This article may be a bit late but Jack and I have been fielding some questions lately about what we keep in our trucks and why. That got me thinking, I should put together a list of winter-specific items I keep in my vehicle for those of you who may have that very question. Granted my list could be different than yours and this is by no means a comprehensive list (look for a blog article later this spring about items to keep in a vehicle always). For the context of my driving circumstances, I drive mostly in suburbia with weekend trips to hunt or shoot where I do mild off-road driving… and the occasional longer trip out of state. The rationale for this list is simple: imagine the worst-case scenario I could experience with those parameters and build a winter survival kit for that. Recently here in NJ, many people found themselves in a somewhat dire situation; the state hadn’t prepared for a winter storm and the number of plow trucks deployed couldn’t keep the roads clear so the 8 inches of snow that fell brought everything to a standstill. My 20-minute commute home from work took me an hour… I was lucky…. some people were in their vehicles for up to 8 hours and some never made it home at all. Vehicles couldn’t make it up hills on the slippery roads and were abandoned… which lead to traffic jams where vehicles ran out of gas and those were also abandoned… and that lead to worse traffic jams. Imagine you’re one of the people and have to abandon your vehicle, or maybe you have a four-wheel drive and are in a position to pull a car off the side of the road to let a plow truck pass; having the right equipment could be invaluable. So here is a list of things I keep in my truck that are winter-specific.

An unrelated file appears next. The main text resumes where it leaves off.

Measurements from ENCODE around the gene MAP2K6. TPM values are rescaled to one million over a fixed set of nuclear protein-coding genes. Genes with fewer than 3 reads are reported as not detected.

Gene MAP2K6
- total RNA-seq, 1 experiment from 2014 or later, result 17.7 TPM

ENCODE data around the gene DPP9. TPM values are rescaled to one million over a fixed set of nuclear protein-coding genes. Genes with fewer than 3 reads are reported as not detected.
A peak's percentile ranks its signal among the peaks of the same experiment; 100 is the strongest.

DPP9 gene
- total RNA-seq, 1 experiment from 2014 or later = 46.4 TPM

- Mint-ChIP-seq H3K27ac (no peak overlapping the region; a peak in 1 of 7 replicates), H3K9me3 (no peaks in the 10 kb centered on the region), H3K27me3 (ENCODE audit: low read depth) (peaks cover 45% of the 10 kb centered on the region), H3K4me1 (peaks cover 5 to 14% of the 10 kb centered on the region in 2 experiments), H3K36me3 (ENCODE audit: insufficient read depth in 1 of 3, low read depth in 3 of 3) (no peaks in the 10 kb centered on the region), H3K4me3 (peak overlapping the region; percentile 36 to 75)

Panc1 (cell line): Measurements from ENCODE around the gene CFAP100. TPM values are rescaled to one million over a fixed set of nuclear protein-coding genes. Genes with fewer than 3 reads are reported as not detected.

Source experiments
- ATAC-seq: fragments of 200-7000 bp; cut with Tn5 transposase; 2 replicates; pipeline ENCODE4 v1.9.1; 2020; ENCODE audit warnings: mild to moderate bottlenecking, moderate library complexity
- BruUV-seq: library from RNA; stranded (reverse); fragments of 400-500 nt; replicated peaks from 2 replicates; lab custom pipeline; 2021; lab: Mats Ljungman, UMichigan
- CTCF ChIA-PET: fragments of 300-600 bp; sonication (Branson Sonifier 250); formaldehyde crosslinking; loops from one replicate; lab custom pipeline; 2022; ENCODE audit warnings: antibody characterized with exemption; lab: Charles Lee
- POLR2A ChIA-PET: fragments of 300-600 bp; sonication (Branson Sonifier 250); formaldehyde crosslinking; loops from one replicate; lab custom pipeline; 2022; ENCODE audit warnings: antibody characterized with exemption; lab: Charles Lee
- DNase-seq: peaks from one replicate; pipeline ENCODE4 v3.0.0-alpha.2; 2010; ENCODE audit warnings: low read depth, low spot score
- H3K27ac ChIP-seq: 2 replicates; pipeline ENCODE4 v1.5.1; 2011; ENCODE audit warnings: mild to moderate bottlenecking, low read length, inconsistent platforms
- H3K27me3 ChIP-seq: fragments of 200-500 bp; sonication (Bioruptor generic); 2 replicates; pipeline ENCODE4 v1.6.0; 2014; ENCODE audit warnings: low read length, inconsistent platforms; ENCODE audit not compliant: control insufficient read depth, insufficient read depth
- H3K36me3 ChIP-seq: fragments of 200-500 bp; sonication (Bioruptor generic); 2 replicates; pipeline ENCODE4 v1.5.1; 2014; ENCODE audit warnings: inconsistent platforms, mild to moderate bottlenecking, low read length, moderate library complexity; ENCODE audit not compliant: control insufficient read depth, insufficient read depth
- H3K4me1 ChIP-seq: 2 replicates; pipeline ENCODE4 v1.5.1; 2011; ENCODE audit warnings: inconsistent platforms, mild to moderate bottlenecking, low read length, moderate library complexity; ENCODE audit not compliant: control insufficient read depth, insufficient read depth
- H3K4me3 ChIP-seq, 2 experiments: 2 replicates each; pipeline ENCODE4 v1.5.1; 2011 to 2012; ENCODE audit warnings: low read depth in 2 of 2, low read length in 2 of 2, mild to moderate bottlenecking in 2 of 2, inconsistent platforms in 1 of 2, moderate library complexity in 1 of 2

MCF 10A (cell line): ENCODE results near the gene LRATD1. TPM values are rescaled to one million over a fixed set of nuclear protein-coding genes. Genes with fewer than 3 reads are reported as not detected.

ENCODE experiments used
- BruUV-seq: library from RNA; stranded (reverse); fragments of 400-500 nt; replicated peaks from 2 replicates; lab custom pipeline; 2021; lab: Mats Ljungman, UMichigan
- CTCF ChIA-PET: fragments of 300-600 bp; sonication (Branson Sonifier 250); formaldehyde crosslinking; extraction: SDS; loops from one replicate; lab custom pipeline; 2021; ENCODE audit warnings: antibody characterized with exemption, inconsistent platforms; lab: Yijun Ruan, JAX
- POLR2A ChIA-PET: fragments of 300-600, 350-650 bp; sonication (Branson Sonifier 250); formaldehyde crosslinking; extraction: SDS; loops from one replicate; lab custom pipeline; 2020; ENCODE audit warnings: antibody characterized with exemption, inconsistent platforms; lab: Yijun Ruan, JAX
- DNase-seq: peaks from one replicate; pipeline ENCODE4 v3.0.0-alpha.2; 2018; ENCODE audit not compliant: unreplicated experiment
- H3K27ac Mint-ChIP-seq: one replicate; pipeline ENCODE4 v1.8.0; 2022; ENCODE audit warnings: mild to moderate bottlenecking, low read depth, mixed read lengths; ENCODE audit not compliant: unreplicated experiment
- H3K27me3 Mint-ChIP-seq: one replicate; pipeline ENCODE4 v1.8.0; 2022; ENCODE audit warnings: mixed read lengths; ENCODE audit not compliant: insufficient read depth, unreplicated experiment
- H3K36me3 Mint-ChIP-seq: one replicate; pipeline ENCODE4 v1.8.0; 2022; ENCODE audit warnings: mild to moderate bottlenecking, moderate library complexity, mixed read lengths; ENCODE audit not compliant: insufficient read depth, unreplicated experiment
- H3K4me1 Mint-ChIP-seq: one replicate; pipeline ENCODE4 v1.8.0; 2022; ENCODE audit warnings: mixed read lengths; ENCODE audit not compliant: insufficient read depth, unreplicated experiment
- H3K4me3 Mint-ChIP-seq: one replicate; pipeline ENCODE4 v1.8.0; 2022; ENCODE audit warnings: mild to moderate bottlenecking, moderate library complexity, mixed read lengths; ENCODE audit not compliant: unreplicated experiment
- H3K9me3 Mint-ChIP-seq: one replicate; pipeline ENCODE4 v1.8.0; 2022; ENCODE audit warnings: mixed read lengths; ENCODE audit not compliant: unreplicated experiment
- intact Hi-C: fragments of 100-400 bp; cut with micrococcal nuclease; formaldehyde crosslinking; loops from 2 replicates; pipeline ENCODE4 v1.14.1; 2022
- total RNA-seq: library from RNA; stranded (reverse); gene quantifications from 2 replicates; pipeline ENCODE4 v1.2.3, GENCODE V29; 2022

Snow shovel. I have plenty of room in my truck for a full-size shovel but years ago I purchased a collapsible shovel for my SUV and it still is serving me well. I’ve used it on more than one occasion to get myself to move excessive snow from in front of my tires or to clear a doorway at a remote cabin.

Ice scraper/brush combo. This is a no-brainer but you would be surprised how many people have never seen a heavy-duty brush like this one. Being able to push large amounts of snow off of your stuck vehicle from one side (without having to walk around) could be very handy if you found yourself stuck in a snowbank.

Tow strap and shackles. To some of you, this may seem excessive but then you’ve probably never been stuck in the snow. Having a tow strap like this in your car can save you hundreds of dollars in tow fees… all you need is another car/driver willing to pull you out. Some tow straps come with metal hooks at each end; I’ve seen them fail before Image result for winter car kitand those metal hooks (or what’s left of them) become projectiles. It is better to have a cloth tow strap with looks and use heavy-duty shackles to look and attach the strap to the vehicle.

Traction mats. These are invaluable for traction if you ever are stuck in deep snow and your tires are just spinning because they cannot get traction. I’ve seen people try to use floor mats to serve the same purpose as these traction mats but it rarely works… better to have the real thing.  Another decent option (but I admittedly have no experience with them) are tire chains… they give added traction and can be added/removed relatively easily

Blankets. If you find yourself stuck for a lengthy period of time, don’t leave your vehicle. It has a horn and lights to signal passing cars plus it’s a ready-made shelter. But running the engine to stay warm may be impossible due to the carbon monoxide buildup or damage to the engine. In that case, having items to keep warm will be of the utmost importance. Wool blankets and space blankets are the way to go, even if they inadvertently get wet, they will still keep their warming properties.

Winter clothes. Again, a no-brainer but you may be surprised how many people I see driving in winter without proper clothing. You don’t have to go crazy, just keep clothes in your vehicle that you would wear to take your kids sledding or to shovel your walkway. Decent boots are imperative if you have to walk somewhere and work gloves are handy to keep your dexterity while using tools.

You may have or can think of other items to keep in your vehicle that are winter-specific, and if you do, sound off in the comments. Look for a more comprehensive article coming later this year about everyday items I keep in my truck such as tools, medical supplies, etc.

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